Credit here must go to Sandler’s magnificent performance as the film’s anti-hero. This is arguably the best performance of his career, one that is sure to garner him an Oscar nomination and would make for a deserving win. It’s difficult to imagine there’s another actor working right now who would have been so adept at capturing Howard’s ridiculous qualities while garnering a sense of affection. He’s oafish and loud, both in his squawking voice and gauche fashion sense. But he’s so genuinely committed to his aims and so out of his depth that to hate Howard would feel like kicking a man when he’s down — an especially bad feeling when the man in question doesn’t even realize he’s down.
But no matter how much Howard’s messiness may be endearingly human, the Safdies are firmly unwilling to sanction his entitlement. Uncut Gems opens on an Ethiopian mine that reveals the opal’s origin. It’s an area rife with conflict and bloodshed as even the workers that are dealing with Howard are risking their lives for a fraction of what the opal is worth. As with Good Time, the directors are keenly aware of how their narrative examines themes of privilege. Without being preachy or flattening their story to serve a single interpretation, they do wisely allow other characters time to address Howard’s greed. He might ultimately ignore the critiques, but the film certainly doesn’t.
Running through all of this is the film’s hypnotic score. Composed by Daniel Lopatin, AKA Oneohtrix Point Never, the pulsating synth melodies are bewitching in their own right and imbue the film with an almost otherworldly quality. As grounded as the film is in its raw, anxious world, there’s a feeling of mysticism around the opal that is transcendent. It’s as though it truly can be anything to anyone: a talisman capable of blessing or cursing he who holds it, or simply a rock brought into human possession through violence and greed. A mythic gem or a MacGuffin? No one can really say. The film is labyrinthian and utterly beguiling. Just as Howard is drawn to gambling like a moth to a flame, Uncut Gems is a whirlwind of emotional highs and lows that you can’t help but become obsessed with.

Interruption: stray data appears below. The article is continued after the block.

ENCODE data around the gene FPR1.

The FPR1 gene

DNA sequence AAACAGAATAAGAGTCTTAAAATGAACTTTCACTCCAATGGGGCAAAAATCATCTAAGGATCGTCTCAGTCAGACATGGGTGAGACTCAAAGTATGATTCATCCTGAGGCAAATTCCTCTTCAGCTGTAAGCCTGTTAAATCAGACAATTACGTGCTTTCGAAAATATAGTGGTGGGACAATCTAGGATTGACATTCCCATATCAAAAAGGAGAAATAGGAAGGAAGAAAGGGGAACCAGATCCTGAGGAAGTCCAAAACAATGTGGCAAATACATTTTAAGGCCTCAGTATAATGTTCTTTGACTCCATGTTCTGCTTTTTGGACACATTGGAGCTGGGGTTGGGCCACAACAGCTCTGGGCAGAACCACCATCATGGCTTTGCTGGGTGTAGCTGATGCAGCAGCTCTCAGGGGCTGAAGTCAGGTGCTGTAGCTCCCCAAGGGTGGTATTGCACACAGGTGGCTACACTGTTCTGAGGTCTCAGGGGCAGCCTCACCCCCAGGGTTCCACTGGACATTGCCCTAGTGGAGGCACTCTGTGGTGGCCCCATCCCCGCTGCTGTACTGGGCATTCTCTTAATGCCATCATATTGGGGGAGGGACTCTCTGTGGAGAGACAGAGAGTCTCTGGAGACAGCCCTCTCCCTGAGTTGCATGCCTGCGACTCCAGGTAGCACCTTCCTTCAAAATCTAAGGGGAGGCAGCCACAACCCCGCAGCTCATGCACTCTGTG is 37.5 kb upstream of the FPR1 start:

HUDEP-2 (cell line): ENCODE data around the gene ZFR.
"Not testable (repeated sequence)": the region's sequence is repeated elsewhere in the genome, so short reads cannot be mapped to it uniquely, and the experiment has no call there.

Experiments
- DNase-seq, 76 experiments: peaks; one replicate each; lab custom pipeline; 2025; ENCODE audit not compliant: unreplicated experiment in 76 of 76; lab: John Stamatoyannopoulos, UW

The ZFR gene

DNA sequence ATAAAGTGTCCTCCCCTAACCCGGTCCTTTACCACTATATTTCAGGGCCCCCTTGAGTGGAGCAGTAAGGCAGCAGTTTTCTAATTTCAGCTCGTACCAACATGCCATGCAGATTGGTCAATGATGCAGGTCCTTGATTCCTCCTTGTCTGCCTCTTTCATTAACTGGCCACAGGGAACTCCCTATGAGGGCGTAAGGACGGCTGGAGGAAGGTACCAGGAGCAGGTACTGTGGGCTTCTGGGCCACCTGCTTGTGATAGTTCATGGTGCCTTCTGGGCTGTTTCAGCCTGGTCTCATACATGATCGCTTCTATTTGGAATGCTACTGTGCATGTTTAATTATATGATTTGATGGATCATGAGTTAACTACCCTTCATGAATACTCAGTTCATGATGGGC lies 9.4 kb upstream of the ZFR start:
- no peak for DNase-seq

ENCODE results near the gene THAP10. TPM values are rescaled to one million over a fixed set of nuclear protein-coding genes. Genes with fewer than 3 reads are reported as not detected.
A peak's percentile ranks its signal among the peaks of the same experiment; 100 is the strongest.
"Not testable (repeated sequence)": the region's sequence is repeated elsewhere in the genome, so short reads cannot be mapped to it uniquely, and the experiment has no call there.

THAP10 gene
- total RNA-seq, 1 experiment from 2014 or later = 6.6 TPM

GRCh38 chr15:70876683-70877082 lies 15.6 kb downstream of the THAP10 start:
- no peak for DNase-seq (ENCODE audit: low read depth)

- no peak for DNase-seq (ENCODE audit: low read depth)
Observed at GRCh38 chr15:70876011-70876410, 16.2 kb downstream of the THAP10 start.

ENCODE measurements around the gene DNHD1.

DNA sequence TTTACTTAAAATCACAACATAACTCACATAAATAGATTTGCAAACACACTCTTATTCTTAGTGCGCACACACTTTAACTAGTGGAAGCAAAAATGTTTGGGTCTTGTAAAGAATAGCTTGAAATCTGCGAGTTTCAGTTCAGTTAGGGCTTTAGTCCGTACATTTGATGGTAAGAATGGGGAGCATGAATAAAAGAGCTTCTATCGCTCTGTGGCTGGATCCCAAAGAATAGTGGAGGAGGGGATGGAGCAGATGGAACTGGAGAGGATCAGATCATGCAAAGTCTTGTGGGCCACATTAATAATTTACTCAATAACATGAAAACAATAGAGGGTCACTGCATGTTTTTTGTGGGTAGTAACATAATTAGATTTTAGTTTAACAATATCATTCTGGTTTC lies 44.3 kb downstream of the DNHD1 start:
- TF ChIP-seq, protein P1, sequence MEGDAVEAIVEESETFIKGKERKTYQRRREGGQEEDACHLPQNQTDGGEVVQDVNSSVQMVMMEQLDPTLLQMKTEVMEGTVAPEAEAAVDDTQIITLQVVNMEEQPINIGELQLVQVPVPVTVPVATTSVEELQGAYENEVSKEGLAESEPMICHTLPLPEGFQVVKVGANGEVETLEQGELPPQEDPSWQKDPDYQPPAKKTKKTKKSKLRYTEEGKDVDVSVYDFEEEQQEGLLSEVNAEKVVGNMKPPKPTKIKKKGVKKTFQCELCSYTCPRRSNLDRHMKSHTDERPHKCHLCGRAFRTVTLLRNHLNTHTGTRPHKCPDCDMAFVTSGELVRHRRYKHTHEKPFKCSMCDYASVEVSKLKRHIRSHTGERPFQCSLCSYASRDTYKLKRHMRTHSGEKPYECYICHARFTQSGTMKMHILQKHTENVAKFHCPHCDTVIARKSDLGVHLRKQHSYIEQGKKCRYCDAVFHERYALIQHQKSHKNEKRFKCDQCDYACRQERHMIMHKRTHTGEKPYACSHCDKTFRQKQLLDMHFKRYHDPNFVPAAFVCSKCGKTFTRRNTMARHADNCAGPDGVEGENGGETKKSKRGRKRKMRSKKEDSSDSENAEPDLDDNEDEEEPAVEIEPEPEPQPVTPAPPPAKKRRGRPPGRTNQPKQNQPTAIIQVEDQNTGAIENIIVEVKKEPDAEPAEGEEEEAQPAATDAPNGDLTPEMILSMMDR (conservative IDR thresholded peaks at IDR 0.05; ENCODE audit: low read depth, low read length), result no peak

At one point, another character asks Howard if he’s having a good time as he scrambles about frantically. It’s said in an incredulous tone, from someone unable to comprehend how a man can still function amid the chaos he has wrought. Indeed, it’s baffling to the point of almost being impressive that Howard is capable of one-upping himself and finding new ways to indulge in his destructive and competitive impulses. It’s a rhetorical question, but Howard — a man so painfully human, so incapable of recognizing that he’s doing his own version of leaning on the glass, so blinded by the light of his gems that he can’t see how his world is on the verge of shattering — sincerely answers it. Is he having a good time? “Yes.” Of course he is.